Our luxury safari consultant Sophie has just returned from Anabezi.

We turned down a small river offshoot and were met by a pod of hippo and a smiling crocodile sliding into the water. Then Anabezi emerged through the trees, built up above the now redundant water plains, Anabezi is a thoroughfare of rustic board walks interspersed with round tented rooms. John, my personal guide for the day and night met me at the waters edge, collected my bags and drove the short distance up the slope to the main entrance of Anabezi. Most of these camps exude an almost Jurassic Park feel, with guides taking you back to your rooms after dark in case you were to encounter a rogue leopard or pride of unruly lions.

Handing me a refreshing welcome drink, which, colour wise, resembled a sunrise, I met Frank, one of the head managers and then Paul the owner. Paul was fab. His daughter Carly was the manager at Sausage Tree, so quite the family affair. We made plans of what to do later, I was shown to my room which was absolutely beautiful, round shaped tent with the bathroom in the middle, a large deck outside and plunge pool facing out towards the river. The round to the right, past the humungous triple king sized bed there was an outside shower. Like I said before, Anabezi is all connected by a long boardwalk stretching about 670 metres altogether, quite impressive. There are two main hearts to the camp; obviously the meet and greet area with sumptuous sofas, a pool and book case packed full of books mainly to do with Africa. There was the most magnificent painting of wild dog, buffalo and zebra stretching along one of the walls, it almost looked like you were looking out of a window onto the plains. The bar being the real centre, it curved its way round winter thorn trees leading you towards a series of tables and chairs for breakfast, lunch and supper.

Paul joined me lunch and chatted me through everything Anabezi. Like Chiawa, Anabezi has a sister bush camp not too far away called Amanzi. Camp wise, Anabezi is relatively new, only really about four years old. There was an old run down camp in its place before hand but they basically started from scratch, moving four of the original tents from one side to the other and adding a few more on.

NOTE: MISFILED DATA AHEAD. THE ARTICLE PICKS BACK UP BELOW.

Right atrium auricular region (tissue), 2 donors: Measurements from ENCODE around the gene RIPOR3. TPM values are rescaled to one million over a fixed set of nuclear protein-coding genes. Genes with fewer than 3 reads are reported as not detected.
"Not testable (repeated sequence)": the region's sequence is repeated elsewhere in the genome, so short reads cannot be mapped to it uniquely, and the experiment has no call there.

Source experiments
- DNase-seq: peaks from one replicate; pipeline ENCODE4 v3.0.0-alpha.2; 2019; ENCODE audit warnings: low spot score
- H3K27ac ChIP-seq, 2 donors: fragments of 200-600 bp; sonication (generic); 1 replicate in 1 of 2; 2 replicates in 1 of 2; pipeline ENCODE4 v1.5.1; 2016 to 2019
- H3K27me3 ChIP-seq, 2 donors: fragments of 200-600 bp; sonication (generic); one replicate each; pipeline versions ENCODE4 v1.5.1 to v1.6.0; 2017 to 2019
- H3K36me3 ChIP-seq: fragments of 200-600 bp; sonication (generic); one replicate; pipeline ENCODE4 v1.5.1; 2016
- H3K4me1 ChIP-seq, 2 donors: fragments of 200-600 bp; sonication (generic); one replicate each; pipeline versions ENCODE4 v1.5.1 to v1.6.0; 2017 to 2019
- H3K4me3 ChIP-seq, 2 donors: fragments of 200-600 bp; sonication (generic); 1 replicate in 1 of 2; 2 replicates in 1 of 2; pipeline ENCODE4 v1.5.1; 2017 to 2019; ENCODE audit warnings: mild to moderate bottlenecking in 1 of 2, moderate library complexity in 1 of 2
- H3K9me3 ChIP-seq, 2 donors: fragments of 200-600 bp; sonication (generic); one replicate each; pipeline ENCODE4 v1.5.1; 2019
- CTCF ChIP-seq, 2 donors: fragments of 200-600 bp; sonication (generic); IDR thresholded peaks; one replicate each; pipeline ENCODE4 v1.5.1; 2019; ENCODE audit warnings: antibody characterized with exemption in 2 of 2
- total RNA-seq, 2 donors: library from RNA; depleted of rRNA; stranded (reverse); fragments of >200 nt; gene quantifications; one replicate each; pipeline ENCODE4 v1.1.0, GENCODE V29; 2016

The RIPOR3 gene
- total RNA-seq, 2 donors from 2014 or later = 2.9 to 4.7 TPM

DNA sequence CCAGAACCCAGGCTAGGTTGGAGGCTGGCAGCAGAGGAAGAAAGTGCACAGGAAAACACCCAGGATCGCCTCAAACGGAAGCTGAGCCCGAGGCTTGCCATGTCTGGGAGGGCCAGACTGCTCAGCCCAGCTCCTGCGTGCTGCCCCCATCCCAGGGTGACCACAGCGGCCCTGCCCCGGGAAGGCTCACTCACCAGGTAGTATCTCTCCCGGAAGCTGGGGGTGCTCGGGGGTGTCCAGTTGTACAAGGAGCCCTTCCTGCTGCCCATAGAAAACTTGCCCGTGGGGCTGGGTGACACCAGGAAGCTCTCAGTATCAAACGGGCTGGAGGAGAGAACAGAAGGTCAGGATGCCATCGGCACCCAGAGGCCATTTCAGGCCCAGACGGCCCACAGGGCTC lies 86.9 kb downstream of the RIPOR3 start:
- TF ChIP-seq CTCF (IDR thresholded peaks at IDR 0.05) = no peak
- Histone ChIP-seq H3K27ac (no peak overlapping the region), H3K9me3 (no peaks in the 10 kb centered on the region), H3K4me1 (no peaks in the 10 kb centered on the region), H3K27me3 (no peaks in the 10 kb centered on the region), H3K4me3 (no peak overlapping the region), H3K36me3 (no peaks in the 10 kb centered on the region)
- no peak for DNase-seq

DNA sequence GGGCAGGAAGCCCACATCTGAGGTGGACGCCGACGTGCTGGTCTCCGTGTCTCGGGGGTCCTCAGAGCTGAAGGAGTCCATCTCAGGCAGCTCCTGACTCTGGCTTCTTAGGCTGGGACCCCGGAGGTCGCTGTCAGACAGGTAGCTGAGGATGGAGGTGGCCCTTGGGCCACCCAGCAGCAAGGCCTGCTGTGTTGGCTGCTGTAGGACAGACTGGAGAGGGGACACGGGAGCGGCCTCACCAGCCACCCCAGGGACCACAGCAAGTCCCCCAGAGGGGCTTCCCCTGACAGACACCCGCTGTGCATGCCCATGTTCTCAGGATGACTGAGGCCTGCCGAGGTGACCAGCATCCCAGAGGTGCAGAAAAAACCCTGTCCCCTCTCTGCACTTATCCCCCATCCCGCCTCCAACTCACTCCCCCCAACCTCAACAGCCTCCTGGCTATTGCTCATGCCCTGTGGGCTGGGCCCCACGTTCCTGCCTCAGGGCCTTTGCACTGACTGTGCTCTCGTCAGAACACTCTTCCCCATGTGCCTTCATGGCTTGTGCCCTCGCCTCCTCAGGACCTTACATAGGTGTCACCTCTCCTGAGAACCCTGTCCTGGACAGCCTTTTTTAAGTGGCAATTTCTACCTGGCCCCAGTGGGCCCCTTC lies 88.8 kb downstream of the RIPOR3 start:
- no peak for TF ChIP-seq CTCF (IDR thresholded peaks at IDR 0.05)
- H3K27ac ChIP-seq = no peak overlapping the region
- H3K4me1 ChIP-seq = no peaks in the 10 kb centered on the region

At around 3.30 in the afternoon I met Frank for some afternoon tea on the deck; delicious homemade chocolate cake – I really shouldn’t have, but I did – we were speaking about my trip here last year visiting my friend Zim at his home in the Mkushi farm block and he said that he knew of one of the farmers from around there. I mean this is Zambia, which is reasonably smallish, but talk about a small world. One of the sons from the family he was referring to was in the year below me at university and we stayed with him for a few nights en route to Zims from Lusaka. The other family member works in Anabezi’s reservation department. We could have got our wires totally crossed, but what a small world!

I left on a game drive with John, hoping to find some lion that had been in the area the night before. Sadly we didn’t come across any. We did however, find a magnificent bull elephant just snoozing beneath a tree before we stopped for sundowners. He slowly turned around and started meandering toward our vehicle… Quick as a flash, John turned on the ignition as the elephant flapped his ears and began to run towards us. John had noticed last minute that this elephant was in musth; glands leaking down the temples of his head, along with a strong unpleasant smell of urine. The great thing about this whole situation is that I got it all on camera! See our instagram for that video which is quite hairy!

We had our sundowners on the most stunning stereotypical African plain. When the sun had dipped below the horizon, we set off in search of some big cats. Unfortunately we came across no big cats, but we found plenty of small cats – Genet being the choice of the evening. These are not really cats, having earlier said they are part of the cat family, they are actually a type of mongoose. You learn something new everyday out here, it’s enlightening.

Paul joined me for supper as well, great to have some company when you’re travelling on your own. There was this lovely French honeymoon couple who were also staying at Anabezi having never been to Africa before. Both were from Paris and had gone to Warwick University.

Returning to my bedroom, the Anabezi staff had left a delightful short story on my bed to read before I went to sleep. It was how the Dassie didn’t have a tail – the lion being the King of the jungle decided to give every animal a choice of tail, but the Dassie was lazy and asked the vervet monkey to bring what was left over for him. The monkey forgot until the last minute, but to teach the Dassie a lesson, they kept the small tail for themselves and attached the fluff on the end of there own. The lion thought he deserved it and never gave him one, and that is why the lazy Dassie has no tail.

The surrounding area of Anabezi was incredibly noisy tonight. There were hippo EVERYWHERE and incredibly vocal. There was one seriously loud one right outside my tent, chomping away on the surrounding shrubs. I guess they would be the kind of guest you dread for a dinner party – eating loudly with they’re mouths open and being far too vocal…! In the distance I could hear hyena begin howling – ooooowhip (I need to do the impression really, but it’s a noise you wouldn’t expect from this creature).

Had a delicious breakfast with my elephant friends who was meandering through the trees in the distance, then John took me on a canoe safari. Well I started off on the Lower Zambezi in a canoe, only seems fitting I finish it in one too. We set off from camp and passed my breakfast companion crossing the stream in front of us.